Teenage angst gets a bad rap. Psychologists call it a search for identity. Biologists talk about hormones. And the music business calls it emo.
In January, we noted that a study at the Salk Institute conducted on roundworms suggests that teenage ambivalence could have an evolutionary purpose. The wishy-washy behavior that is so indicative of the teenage experience (one day it’s charm bracelets, the next day glow sticks!) could be the teenage brain’s way of keeping its options open in uncertain times. The noncommittal brain isn’t saying “yes, no, maybe so” because it’s trying to infuriate its parents. It’s doing so in order to keep its options open until time and experience reveal the best course of action.
The experiment began by placing microscopic Caenorhabditis elegans worms at various stages in growth in the (not-so-proverbial) petri dish. Scientists dabbed two scents on each side of the dish. The first side had a neutral odor. The second side contained the chemical diacetyl, more informally known as “buttered popcorn smell”—which, it turns out, is a regular part of that worm’s diet.
Over multiple trials, scientists observed that adult worms went straight for the diacetyl, while the adolescent worms took their sweet time. They went left, they went right; sometimes they did not make it to the diacetyl at all.
“It’s like the younger worms are angsty teens,” says Laura Hale, a collaborative researcher at Salk and first author of the paper. “To watch their behavior, it’s as though they say, ‘Yeah, I know I’m supposed to go over there but I just don’t feel like it.”
Gossip Girl fans: sound familiar?
You don’t have to be a scientist to guess that the human teenage brain is significantly more complex than that of worms. Indeed, a human brain has 100 billion neurons; the worms of this experiment lay claim to a paltry 302. The Salk Institute, however, believes that their findings could apply to humans as well.
“These results support the idea that evolution works by making a juvenile plastic to learn a lot of things; then making an adult tuned to take advantage of that learning,” says Sreekanth Chalasani, associate professor in Salk’s Molecular Neurobiology Laboratory “Instead of merely being rebellious, teens—both humans and worms—may just be staying flexible to adapt to an unpredictable world.”
In other words, the worm’s way of squirming around, considering its options but not really making a choice, is a parallel action to teenagers who shuffle through different friends, clothes and ideas on a regular basis with no apparent basis. It’s the same thing that causes teenagers to refuse common sense principles, for seemingly no good reason at all. It’s the “To be, or not to be” mindset of the most angsty teenager of all time: Hamlet. Teenagers are not acting this way to be difficult. They’re doing it to be prepared.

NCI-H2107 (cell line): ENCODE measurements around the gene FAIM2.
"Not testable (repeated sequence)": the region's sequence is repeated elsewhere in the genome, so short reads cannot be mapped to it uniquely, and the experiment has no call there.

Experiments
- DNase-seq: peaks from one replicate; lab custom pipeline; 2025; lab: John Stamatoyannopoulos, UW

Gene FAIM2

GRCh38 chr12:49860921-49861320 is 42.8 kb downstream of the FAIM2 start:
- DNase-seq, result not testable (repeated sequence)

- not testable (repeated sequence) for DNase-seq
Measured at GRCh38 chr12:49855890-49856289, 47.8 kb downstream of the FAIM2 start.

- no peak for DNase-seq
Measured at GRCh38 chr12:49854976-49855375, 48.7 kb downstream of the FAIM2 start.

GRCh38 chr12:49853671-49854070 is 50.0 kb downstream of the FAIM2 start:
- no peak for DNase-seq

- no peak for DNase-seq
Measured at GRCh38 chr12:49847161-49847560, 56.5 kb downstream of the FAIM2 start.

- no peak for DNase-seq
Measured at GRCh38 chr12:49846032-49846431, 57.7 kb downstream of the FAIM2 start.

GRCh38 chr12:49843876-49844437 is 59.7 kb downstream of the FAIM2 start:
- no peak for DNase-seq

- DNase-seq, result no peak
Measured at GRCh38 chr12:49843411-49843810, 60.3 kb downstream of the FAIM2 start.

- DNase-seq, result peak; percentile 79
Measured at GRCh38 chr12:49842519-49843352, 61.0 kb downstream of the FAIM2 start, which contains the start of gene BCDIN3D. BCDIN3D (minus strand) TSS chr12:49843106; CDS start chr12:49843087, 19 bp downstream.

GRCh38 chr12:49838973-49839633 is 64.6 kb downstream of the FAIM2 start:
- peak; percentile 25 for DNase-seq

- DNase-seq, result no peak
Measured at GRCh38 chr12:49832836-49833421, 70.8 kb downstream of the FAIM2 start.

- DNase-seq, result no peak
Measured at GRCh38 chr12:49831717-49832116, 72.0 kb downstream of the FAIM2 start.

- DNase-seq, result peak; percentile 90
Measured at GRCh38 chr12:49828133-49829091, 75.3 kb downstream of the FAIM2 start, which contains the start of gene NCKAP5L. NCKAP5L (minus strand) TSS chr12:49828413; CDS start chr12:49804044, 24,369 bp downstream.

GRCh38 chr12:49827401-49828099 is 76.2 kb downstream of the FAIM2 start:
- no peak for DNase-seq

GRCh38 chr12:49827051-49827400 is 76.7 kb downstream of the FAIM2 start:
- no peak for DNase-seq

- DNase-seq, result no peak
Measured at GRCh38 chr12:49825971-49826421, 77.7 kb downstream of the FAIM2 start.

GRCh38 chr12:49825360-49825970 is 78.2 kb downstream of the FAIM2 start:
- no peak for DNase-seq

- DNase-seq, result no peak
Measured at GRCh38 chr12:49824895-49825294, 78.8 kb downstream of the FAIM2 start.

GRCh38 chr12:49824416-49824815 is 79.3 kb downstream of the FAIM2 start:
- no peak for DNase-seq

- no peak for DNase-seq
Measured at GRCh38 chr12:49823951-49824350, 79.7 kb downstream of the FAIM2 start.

This behavior, coupled with the study’s underlying thesis, could hold some fascinating insights on teenage rebellion. First of all, it points to an overarching grand design within nature that takes into account not just a teenager’s present position in the world, but the one they will inherit in the future as well.
Think about it. If teenagers are able to experiment with different philosophies, attitudes and lifestyles, they will be better equipped to make an informed decision what to do with their life once they hit the ripe age of 18 and are released upon the world (or, for those college graduates, somewhere closer to age 22). They’ll know enough about how they operate in certain situations to gauge their success in any given scenario. And with any luck, they’ll also know what not to do.
The second major implication of this study is the fact that if, indeed, the brain’s design contains some sort of genetic moratorium that stalls a definitive path of action, then nature has successfully constructed a safety net for the future. The brain’s reservations are a way to prevent against picking the wrong path in case, say, of a social revolution. Or a financial crash. Or economic boom. Whatever way the world spins, the teenage brain—with all its indecision—is actually designed to help teens achieve the best success possible in terms of not just survival, but how they will interact with society. And that, in turn, goes way beyond the scope of what any teenagers had in mind when choosing to blow everybody’s minds by going to prom with Billy and not Fred.
Photo by Leo Hidalgo, CC BY 2.0
Whatever the case, the study was clear on one thing. The teenage worms’ decision to amble around the petri dish, not choosing one side or the other, didn’t mean the their senses were impaired. (Worms of all ages scattered when introduced to a foul smell.) It simply meant that the teenage senses are different than adults. And that (Mom), is all you need to know—for now.
Main photo by Groman123, CC BY-SA 2.0.
Elisia Guerena is a Brooklyn based writer, who writes about tech, travel, feminism, and anything related to inner or outer space.